Gramm-Rudman Seen Forcing Cut in U.S. Share of U.N. Budget
The U.S. reduction in its share of the U.N. budget will be larger than the 20% rollback enacted last year unless Congress exempts the world organization from the Gramm-Rudman deficit reduction law, a congressional aide warned a stunned United Nations Assn. conference here Friday.
Congress passed an amendment to the U.N. budget authorization last year that, except under certain circumstances, would drop Washington’s share of the total U.N. budget to 20% from the current 25% with the Oct. 1 start of the 1987 fiscal year. But David Lonie, a Republican staff member of the House Foreign Affairs Committee, told the conference that Gramm-Rudman already limits U.S. dues to 17% of the U.N. budget for fiscal 1986 and reduces that to less than 15% in fiscal 1987.
The total annual budget of the United Nations is about $820 million, according to a U.N. statement. The drop in the American share from 25% to 15% would reduce the U.S. cost from $205 million to $123 million.
While the Supreme Court may yet strike down Gramm-Rudman as unconstitutional or Congress may grant an exception for obligations incurred under treaties, the betting on Capitol Hill is that the radical cuts, aimed at helping to balance the federal budget, will be maintained across the board.
House Foreign Affairs Committee Chairman Dante B. Fascell (D-Fla.), addressing the conference at a luncheon, declared that there will be no exceptions for treaty obligations or any other special causes. Later, he told reporters that hopes for an exemption for the U.N. budget are “pie in the sky--the money is just not there.”
Lonie explained that Gramm-Rudman overrides all other legislation, forcing the government to reduce spending in all areas.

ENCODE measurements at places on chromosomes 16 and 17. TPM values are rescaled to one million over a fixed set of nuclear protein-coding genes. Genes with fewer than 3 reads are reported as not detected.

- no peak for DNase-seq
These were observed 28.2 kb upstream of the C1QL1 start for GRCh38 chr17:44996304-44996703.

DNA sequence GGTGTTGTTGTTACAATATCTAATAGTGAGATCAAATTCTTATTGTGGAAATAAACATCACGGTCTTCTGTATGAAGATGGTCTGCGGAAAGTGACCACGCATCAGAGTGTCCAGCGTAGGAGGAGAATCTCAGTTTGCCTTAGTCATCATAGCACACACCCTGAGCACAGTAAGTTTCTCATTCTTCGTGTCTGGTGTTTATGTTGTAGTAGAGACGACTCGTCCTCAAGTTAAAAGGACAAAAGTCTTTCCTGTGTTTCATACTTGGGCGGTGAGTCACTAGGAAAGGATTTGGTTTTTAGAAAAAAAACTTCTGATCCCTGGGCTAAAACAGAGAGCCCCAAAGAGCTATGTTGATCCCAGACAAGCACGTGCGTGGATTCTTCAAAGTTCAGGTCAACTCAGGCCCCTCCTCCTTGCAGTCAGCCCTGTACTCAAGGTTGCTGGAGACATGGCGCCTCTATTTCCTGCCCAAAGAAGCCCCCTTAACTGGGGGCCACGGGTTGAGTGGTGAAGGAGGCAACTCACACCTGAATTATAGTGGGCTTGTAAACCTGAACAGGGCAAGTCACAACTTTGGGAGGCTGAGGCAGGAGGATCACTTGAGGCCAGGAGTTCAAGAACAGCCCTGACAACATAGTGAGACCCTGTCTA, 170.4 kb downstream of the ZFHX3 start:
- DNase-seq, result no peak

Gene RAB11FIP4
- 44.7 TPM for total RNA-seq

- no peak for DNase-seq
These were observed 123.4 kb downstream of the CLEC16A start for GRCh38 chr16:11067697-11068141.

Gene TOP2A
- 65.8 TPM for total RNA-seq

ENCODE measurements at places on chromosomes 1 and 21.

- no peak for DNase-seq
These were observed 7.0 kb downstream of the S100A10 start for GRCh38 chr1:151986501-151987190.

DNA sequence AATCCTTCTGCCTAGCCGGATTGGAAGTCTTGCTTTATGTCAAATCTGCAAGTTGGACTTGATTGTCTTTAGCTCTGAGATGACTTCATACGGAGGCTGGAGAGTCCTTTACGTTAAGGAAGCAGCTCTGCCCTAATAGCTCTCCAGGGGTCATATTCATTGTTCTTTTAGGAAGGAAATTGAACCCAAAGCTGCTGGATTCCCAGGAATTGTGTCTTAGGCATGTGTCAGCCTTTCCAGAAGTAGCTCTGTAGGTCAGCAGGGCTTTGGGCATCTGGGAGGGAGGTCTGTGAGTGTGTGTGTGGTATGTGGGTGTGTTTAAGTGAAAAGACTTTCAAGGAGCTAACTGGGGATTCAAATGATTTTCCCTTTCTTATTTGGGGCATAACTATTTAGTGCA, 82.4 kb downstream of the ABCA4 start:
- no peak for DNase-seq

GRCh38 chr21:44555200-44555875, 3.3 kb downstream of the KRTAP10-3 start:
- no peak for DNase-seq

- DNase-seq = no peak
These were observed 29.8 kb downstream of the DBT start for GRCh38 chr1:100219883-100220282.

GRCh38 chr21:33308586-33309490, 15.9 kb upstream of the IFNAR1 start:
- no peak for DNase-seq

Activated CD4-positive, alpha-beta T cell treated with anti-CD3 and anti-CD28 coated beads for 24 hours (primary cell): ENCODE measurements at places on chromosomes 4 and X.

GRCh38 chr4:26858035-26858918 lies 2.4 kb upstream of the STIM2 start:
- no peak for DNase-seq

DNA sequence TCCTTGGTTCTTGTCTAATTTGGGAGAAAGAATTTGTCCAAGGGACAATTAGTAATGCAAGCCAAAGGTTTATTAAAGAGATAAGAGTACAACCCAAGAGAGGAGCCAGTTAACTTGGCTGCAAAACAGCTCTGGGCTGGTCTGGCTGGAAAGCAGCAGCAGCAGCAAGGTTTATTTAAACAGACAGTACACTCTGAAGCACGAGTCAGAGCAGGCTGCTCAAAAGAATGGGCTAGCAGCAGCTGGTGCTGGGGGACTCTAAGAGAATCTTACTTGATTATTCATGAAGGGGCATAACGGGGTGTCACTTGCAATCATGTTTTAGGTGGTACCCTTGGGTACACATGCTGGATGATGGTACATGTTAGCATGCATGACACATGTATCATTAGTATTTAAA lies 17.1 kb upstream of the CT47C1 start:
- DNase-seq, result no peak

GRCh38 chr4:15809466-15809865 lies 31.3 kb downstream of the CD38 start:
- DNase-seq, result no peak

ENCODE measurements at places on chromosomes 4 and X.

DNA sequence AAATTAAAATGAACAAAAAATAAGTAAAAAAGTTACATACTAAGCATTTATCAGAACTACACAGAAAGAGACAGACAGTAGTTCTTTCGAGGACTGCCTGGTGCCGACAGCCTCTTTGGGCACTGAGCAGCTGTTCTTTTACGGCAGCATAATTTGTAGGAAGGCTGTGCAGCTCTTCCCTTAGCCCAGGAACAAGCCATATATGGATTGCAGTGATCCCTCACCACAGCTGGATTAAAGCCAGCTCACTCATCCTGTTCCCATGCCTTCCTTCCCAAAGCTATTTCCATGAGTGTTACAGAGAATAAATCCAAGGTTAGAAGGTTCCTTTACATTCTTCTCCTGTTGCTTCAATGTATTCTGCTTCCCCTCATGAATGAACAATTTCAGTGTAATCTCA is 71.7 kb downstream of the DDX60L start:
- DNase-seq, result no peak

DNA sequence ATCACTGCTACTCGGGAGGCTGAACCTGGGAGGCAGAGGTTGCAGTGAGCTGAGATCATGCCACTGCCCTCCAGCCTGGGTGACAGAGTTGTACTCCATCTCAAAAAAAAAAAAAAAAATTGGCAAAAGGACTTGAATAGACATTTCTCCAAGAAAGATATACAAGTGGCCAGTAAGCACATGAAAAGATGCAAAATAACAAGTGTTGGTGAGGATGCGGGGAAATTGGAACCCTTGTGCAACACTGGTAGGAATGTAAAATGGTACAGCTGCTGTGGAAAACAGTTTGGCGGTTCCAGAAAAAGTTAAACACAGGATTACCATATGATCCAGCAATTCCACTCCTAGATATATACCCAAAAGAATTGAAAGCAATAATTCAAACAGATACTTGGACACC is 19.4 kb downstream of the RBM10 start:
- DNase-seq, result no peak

Aid Program Being ‘Gutted’
“It’s not just the United Nations,” he said, “The whole foreign aid program is being gutted and Radio Free Europe could be off the air by August.”
He said Gramm-Rudman removed a “carrot” in last year’s amendment cutting the U.N. budget authorization. That amendment, proposed by Sen. Nancy Landon Kassebaum (R-Kan.), proposed that a 20% cut would take effect unless the United Nations made progress toward weighted voting on budget matters in the General Assembly. Although a change in voting procedures would require a change in the U.N. Charter--a prospect considered unlikely because it could threaten the big powers’ Security Council veto rights--Lonie said Congress was prepared to accept other administrative reforms in the United Nations as compliance with the spirit of the Kassebaum amendment.
Canada’s ambassador to the United Nations, Stephen Lewis, told the conference that Western nations are unanimous in hoping that Washington will keep its current level of participation in the United Nations.
“In large ways, like the U.S. aid in the African famine, the United States is indispensable for the United Nations,” Lewis said. “For God’s sake, stick with us.”
Fascell agreed that the organization is also indispensable for the United States even if many Americans do not share this view.
“I don’t believe this Administration is out to kill the United Nations,” he said. “But I do believe there are some people in the government, not high ranking, who think it’s a waste of money.”